Skyscanner’s New World of Travel report has revealed that sustainable travel concerns are no longer on top of mind for many travellers. This has been bumped by health and safety concerns become a priority following the health crisis.
Destinations previously suffering from overtourism begin to re-open, the sector has a unique opportunity to redesign old travel patterns and rearchitect the tourism industry for the benefit of local communities, the environment and travellers alike. Skyscanner is pioneering new ways to encourage more sustainable and meaningful trips, as the new shape of travel emerges.
David Goodger, managing director EMEA of Tourism Economics division of Oxford Economics said, “Overtourism was a growing concern for many destinations in the years to 2019, however, this year’s sharp fall in travel activity highlights the economic benefits that this activity supported. Demand is expected to return in coming years and should surpass 2019 levels again by 2024 in most destinations, albeit without a full return to pre-coronavirus growth trends. All stakeholders need to carefully consider the sustainable level of travel activity for their destination balancing the revenue and jobs supported by the sector against overcrowding and environmental concerns.”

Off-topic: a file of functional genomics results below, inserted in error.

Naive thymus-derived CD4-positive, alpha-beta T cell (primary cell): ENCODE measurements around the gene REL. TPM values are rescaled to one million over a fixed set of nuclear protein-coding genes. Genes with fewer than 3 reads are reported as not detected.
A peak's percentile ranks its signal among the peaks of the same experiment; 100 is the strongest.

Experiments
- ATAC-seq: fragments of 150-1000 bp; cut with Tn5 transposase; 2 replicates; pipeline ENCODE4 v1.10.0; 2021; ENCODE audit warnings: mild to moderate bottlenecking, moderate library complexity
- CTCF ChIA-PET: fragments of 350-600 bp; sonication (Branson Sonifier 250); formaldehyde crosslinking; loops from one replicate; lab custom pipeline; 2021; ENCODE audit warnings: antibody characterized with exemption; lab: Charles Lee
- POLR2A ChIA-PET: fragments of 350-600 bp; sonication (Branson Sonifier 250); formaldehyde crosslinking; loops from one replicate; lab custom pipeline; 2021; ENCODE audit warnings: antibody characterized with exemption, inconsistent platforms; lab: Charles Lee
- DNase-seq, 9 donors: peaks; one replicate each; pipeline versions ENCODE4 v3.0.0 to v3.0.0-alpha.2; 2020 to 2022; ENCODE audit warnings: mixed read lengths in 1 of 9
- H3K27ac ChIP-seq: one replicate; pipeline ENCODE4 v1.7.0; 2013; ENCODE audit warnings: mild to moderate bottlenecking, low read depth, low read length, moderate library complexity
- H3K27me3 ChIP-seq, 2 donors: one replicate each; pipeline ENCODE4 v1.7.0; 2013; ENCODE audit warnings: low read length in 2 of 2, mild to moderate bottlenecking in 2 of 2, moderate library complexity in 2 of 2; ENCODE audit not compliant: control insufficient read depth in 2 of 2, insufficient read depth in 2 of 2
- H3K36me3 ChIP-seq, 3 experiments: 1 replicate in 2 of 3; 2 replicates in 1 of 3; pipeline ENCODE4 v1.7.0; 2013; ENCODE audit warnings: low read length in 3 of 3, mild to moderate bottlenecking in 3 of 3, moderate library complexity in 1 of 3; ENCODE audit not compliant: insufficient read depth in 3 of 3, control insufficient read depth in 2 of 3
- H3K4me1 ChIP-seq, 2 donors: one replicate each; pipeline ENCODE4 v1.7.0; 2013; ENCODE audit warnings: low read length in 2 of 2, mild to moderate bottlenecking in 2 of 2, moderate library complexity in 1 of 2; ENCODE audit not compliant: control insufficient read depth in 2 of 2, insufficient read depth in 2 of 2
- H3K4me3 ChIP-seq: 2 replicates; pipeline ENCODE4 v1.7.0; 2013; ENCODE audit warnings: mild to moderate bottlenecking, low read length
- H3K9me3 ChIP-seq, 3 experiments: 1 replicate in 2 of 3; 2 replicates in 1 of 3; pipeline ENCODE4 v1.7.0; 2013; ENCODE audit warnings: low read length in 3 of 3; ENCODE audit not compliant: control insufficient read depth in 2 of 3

A new, complex decision-making process has emerged amongst those willing to travel and it relates to their individual appetite to risk. Factors across five categories – health, financial, social, ethical and recreational are now top of mind. This is shaping a new demographic of travellers – male travellers are more likely to book than female (54%) and those with children are more likely to book than those without (55%) according to Skyscanner’s Covid-19 traveller sentiment data.
Meanwhile, travellers are reacting in real-time to the latest information about the border and movement restrictions. In August when the UK government added Portugal to the country’s safe travel list, bookings spiked over 2000% immediately following the announcement. 85% of travellers surveyed said they would be more likely to travel internationally if airport testing was in place. With health factors currently one of the biggest barriers to booking, restoring trust and confidence through clarity is essential for the sector’s recovery.